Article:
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America, Land Of The Dying?

With its economic and military might, America is hard to beat on technological wonders, space exploration, and top-notch universities. But when it comes to health, a fundamental prerequisite to a fulfilling life, the US isn’t delivering and hasn’t been for a long time. Researchers now find that the big picture of health failings is even graver than we already knew. Piles of studies have called attention to the fact that in the country ranking number one in healthcare spending per capita, people are living shorter lives, feeling more depressed, and are more likely to skip treatment due to cost than in many developed nations. In a performance ranking of 11 high-income countries compiled by the Commonwealth Fund in 2021, the American healthcare system came in dead last, with the worst outcomes of any of the nations studied.

COVID-19: The Poor People’s Pandemic

Soon after the first pandemic wave subsided, COVID-19 turned from the “great equalizer” to a poor people’s pandemic in the United States, shows a recent report published by the Poor People’s Campaign (PPC). The report brings a detailed analysis of how the pandemic affected poor and low income communities in the US, asking if their experiences are being taken into consideration at all, regardless of whether we are looking at pandemic response or post-pandemic re-building. The Poor People’s Pandemic Report is focused on the data and lived experience of people in the 1,000 poorest counties in the US, shining a light on the intersections between poverty and the pandemic. Some of the counties highlighted in the report have a very small population, which means they are not included in the official Centers for Disease Control (CDC) reports.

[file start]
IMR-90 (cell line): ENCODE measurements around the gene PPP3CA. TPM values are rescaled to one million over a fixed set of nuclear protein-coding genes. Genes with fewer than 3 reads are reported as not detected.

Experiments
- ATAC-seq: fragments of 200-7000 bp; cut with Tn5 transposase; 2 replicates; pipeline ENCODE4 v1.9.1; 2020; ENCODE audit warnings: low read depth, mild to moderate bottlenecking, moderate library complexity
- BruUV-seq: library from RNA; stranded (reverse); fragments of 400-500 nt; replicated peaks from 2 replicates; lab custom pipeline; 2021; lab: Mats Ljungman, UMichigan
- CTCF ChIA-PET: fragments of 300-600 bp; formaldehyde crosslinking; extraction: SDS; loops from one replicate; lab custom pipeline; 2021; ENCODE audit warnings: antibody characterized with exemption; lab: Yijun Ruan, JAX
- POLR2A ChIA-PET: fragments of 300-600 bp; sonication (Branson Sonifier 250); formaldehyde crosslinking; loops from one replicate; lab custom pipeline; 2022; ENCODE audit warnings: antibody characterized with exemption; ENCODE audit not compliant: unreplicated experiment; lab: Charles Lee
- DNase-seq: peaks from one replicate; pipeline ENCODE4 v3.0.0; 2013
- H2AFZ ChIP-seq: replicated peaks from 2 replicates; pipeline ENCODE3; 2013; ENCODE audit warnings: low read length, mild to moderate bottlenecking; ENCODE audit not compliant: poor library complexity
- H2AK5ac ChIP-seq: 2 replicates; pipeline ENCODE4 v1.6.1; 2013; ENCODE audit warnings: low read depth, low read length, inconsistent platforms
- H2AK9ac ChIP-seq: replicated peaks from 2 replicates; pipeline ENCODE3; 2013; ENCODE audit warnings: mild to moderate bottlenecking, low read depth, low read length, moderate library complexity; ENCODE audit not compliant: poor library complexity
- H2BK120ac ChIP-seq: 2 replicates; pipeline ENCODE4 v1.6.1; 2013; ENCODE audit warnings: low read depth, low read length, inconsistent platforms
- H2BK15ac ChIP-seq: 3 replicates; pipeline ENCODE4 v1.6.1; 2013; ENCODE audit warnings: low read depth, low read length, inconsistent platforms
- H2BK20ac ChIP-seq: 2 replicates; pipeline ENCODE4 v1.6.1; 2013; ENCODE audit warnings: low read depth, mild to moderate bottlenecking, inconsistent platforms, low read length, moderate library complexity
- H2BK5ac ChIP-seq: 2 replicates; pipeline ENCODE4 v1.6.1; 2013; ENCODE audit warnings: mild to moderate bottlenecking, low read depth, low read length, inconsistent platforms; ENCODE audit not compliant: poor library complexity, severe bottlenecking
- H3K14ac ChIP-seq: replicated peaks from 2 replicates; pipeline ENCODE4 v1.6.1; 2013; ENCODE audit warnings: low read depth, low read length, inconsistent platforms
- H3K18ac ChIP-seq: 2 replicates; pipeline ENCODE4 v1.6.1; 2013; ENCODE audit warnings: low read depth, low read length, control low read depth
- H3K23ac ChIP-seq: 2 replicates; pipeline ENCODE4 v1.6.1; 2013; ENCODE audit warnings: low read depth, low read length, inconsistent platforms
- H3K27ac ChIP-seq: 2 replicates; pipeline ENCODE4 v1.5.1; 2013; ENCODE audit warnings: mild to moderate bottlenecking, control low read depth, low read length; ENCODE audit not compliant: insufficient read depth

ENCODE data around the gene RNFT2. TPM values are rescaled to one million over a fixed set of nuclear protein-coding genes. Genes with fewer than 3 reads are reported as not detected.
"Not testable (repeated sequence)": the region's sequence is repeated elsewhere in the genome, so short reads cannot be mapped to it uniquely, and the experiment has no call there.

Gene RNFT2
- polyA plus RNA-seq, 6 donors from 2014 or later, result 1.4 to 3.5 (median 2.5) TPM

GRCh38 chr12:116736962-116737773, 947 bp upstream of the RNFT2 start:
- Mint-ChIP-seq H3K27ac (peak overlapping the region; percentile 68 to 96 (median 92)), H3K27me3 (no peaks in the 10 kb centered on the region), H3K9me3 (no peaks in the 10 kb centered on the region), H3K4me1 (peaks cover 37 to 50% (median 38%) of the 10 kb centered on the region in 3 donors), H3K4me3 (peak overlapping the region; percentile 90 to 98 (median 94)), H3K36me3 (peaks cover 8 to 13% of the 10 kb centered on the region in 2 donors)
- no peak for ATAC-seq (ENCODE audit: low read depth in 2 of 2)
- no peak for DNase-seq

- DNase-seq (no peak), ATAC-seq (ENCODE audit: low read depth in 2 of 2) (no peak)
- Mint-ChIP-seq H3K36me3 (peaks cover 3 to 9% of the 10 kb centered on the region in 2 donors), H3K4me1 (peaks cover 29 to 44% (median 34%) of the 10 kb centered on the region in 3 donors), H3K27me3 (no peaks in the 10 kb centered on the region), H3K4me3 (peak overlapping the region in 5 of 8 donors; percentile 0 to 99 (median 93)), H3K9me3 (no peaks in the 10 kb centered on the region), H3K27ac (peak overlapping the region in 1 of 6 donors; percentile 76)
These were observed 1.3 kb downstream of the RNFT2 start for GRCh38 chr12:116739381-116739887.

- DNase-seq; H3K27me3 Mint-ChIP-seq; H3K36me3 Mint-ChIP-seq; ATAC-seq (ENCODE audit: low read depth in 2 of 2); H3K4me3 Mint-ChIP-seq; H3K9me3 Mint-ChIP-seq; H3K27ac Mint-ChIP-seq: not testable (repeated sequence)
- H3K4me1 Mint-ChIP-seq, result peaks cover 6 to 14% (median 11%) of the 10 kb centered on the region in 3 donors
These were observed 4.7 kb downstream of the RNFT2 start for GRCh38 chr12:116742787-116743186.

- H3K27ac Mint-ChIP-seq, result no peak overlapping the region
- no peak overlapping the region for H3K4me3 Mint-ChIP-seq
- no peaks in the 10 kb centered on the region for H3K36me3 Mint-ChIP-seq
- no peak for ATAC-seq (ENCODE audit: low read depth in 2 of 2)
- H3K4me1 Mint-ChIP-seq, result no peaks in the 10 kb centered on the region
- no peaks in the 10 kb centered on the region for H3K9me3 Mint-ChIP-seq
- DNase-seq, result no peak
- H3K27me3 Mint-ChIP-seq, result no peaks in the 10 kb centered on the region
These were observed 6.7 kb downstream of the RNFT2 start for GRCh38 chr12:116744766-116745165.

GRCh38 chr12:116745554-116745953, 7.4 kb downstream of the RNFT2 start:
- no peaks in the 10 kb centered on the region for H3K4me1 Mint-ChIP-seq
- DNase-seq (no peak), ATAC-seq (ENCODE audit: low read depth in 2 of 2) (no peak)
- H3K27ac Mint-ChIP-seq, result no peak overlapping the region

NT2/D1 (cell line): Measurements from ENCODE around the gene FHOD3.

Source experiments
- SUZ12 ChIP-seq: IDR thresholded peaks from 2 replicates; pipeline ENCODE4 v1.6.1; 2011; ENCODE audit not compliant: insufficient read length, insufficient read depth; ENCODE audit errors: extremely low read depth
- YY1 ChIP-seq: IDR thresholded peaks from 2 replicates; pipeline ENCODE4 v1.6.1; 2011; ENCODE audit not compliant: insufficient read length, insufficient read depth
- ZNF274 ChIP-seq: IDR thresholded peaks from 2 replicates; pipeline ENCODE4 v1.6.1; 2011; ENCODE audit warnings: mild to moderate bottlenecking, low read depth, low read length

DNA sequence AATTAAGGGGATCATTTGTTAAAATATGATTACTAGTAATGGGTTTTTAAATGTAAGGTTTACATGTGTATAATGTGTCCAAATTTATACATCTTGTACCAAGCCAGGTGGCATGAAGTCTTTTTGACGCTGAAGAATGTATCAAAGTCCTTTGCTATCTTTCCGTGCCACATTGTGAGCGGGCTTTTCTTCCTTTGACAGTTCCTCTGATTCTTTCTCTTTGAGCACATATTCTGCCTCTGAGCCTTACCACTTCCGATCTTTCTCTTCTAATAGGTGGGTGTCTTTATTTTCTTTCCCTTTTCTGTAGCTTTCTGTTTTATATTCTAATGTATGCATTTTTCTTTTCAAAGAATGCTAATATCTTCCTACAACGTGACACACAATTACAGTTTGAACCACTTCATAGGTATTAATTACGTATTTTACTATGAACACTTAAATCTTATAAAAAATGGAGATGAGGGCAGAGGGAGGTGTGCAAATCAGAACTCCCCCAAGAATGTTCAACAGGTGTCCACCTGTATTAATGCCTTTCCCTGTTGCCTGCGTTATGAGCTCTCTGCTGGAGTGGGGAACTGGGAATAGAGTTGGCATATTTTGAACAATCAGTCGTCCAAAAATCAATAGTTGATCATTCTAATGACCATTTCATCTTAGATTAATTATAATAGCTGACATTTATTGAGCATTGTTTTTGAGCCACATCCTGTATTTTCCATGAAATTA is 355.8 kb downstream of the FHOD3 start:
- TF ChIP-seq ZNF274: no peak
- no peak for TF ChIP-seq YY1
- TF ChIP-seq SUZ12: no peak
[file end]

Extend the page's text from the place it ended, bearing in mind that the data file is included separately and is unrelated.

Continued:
Record-Breaking Heat Waves Have Arrived Decades Earlier Than Predicted

The heat waves of 2021, which have pummeled western regions of the United States and Canada, have killed, at a minimum, hundreds of people. In British Columbia, authorities recorded a spike in deaths in the nearly 500-range after temperatures soared to near 120 degrees; and in both Oregon and Washington State, dozens more are known to have died. Yet those numbers, horrific as they are, do not tell the full story of the devastation caused by this summer’s record-breaking temperatures caused by a climate catastrophe that, until recently, even the most pessimistic climatologists thought was still two or three decades out. Indeed, the mortality data show that recent deaths were not simply a result of just one extreme “heat event.”

The New U.S. Maternal Mortality Rate Fails To Capture Many Deaths

Late last month, maternal health experts from around Illinois were videoconferencing in Chicago and Springfield, poring over the files of expectant and new mothers who’d died in the state in 2017. Many of the deaths could have been prevented if only medical and other providers had understood the special risks that women face during this critically vulnerable time.
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